Decomposing the Attentional Blink

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The Attentional Blink (AB) refers to a deficit in reporting a second target (T2) embedded in a stream of distractors when presented 200–500 ms after a preceding target (T1). Several theories about the origin of the AB have been proposed; filter-based theories claim that the AB is the result of a temporarily closing of an attentional gate to avoid featural confusion for targets and distractors, while bottleneck theories propose that the AB is caused by a reduction in the capacity to either encode into or maintain information in visual short-term memory. In three experiments, we systematically vary the exposure duration and composition of the T2 display allowing us to decompose the T2 deficit into well-established parameter estimates based on the Theory of Visual Attention (TVA). As the different AB theories make specific predictions regarding which parameters should be affected during the AB, we are able to test their plausibility. All three experiments consistently show a lower capacity to process T2 during the AB, supporting theories hypothesizing a bottleneck at the encoding stage. No evidence is found supporting filter-based theories or theories placing the bottleneck at the maintenance stage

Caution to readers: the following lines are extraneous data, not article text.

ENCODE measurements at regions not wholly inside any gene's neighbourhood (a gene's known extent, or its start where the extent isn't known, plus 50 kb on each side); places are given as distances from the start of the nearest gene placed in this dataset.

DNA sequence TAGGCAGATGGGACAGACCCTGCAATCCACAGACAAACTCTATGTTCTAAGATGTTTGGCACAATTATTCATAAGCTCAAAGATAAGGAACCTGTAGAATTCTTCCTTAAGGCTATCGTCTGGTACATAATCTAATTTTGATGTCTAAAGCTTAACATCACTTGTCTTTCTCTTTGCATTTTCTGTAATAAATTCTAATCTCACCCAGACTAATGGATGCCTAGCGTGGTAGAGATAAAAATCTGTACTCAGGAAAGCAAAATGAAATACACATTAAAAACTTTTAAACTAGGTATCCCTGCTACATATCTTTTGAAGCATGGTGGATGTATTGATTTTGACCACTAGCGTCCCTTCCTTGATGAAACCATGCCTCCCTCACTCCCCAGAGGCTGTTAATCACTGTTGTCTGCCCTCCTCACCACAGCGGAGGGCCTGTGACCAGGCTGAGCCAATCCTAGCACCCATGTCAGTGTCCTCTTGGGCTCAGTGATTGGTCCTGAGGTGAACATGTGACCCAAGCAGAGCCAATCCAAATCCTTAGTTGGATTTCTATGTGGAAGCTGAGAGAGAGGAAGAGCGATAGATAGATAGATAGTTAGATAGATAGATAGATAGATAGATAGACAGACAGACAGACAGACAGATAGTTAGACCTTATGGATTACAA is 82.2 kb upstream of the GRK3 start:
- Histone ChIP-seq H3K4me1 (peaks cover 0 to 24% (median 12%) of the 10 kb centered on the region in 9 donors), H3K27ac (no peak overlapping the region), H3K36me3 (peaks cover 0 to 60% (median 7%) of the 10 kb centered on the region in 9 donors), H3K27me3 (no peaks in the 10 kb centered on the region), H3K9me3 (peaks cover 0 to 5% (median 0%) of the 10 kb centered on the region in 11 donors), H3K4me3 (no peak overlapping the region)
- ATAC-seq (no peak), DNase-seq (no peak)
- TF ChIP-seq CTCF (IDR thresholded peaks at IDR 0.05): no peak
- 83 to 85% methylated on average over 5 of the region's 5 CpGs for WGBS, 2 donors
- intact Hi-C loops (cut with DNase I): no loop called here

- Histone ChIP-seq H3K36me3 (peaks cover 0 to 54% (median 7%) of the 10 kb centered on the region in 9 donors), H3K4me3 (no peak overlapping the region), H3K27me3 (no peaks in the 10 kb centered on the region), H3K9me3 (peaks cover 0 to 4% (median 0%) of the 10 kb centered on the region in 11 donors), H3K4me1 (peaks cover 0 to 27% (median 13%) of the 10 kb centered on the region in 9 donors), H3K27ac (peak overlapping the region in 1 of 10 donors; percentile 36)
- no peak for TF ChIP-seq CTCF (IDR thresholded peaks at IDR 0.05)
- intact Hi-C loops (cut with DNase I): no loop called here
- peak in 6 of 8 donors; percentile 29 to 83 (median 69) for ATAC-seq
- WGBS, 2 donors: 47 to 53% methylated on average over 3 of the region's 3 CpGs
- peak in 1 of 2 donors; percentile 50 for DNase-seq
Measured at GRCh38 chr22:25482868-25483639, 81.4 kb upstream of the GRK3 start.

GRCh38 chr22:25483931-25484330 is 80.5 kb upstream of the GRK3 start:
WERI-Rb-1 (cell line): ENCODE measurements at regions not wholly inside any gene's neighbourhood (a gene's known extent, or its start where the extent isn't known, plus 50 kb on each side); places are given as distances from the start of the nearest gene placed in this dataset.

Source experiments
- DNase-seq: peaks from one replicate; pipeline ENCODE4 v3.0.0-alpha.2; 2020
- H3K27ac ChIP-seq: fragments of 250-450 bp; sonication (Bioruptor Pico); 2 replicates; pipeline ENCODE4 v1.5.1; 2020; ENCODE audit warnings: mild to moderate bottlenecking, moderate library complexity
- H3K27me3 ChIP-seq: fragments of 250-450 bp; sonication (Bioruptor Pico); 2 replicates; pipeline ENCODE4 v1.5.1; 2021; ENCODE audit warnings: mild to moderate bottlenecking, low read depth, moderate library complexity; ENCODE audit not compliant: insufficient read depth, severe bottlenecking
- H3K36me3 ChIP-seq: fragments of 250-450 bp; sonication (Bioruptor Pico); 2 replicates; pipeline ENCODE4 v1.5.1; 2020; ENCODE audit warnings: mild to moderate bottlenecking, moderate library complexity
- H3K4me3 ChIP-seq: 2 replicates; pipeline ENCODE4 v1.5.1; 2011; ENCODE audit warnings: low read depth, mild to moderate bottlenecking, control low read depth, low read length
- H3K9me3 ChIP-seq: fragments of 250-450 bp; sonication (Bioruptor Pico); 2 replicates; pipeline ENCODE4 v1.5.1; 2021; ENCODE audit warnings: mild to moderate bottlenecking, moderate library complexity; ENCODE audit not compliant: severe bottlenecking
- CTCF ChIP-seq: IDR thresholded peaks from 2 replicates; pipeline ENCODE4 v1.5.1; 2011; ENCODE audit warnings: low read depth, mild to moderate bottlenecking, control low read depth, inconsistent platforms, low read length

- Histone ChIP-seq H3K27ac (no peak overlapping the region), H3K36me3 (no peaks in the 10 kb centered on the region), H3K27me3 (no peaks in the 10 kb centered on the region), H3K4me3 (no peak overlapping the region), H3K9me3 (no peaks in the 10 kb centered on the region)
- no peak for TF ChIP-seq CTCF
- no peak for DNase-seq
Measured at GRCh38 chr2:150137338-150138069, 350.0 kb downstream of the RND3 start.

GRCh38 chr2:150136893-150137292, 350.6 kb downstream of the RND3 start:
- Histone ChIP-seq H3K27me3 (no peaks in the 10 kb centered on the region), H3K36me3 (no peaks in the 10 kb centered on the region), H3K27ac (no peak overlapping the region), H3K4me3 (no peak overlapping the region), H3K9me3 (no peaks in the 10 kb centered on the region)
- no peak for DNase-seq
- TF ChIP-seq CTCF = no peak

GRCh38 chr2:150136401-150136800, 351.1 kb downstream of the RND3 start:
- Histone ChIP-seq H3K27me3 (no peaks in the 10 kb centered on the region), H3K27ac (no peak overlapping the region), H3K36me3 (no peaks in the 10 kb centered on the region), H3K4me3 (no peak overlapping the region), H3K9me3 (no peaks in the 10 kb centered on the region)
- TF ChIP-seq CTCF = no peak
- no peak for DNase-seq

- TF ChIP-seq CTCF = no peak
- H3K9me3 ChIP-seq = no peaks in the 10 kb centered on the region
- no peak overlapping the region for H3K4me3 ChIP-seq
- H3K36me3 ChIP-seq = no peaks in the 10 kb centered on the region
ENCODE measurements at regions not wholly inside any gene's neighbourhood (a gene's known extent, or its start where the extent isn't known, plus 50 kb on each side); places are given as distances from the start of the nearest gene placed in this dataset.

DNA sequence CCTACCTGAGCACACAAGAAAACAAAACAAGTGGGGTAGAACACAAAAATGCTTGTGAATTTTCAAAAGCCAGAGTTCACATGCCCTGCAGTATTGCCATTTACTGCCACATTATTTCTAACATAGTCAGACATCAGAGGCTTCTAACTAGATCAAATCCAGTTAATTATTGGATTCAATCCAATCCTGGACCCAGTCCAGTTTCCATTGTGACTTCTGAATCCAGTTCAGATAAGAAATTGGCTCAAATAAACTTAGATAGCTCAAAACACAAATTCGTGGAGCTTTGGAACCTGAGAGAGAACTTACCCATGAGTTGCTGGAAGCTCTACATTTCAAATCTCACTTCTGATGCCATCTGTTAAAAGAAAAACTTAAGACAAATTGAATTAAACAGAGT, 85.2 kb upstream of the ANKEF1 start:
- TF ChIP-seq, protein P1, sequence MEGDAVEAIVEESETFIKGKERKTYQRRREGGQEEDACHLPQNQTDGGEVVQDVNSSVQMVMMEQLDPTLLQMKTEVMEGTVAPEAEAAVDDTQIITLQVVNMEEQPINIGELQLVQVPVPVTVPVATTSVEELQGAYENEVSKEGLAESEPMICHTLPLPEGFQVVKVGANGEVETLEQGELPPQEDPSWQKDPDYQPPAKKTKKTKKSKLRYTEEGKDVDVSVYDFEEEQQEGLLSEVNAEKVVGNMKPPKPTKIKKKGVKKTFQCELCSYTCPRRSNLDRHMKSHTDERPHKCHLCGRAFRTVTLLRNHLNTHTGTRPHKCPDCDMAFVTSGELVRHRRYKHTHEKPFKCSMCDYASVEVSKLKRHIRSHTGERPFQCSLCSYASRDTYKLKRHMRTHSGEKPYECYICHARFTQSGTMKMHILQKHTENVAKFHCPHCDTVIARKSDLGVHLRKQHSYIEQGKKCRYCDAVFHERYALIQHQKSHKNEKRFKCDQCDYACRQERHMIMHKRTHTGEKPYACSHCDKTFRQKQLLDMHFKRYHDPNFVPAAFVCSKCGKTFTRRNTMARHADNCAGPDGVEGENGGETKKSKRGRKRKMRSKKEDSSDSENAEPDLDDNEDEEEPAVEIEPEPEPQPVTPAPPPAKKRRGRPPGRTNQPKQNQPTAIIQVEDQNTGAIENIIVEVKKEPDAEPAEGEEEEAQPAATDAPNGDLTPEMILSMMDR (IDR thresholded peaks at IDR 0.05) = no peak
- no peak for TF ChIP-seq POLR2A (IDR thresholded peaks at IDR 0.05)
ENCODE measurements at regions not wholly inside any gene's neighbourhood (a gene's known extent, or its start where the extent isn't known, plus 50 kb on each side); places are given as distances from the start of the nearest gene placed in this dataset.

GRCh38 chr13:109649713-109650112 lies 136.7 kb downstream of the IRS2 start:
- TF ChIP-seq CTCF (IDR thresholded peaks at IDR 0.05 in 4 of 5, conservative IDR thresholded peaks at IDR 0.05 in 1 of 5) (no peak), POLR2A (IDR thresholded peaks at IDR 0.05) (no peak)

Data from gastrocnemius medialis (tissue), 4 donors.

Original languageEnglish
JournalJournal of Experimental Psychology: Human Perception and Performance
Issue number8
Pages (from-to)812-823
Publication statusPublished - 2022

Bibliographical note

Publisher Copyright:
© 2022. American Psychological Association

    Research areas

  • Attentional blink, Computational modeling, Temporal visual attention, Theory of visual attention, Visual processing capacity

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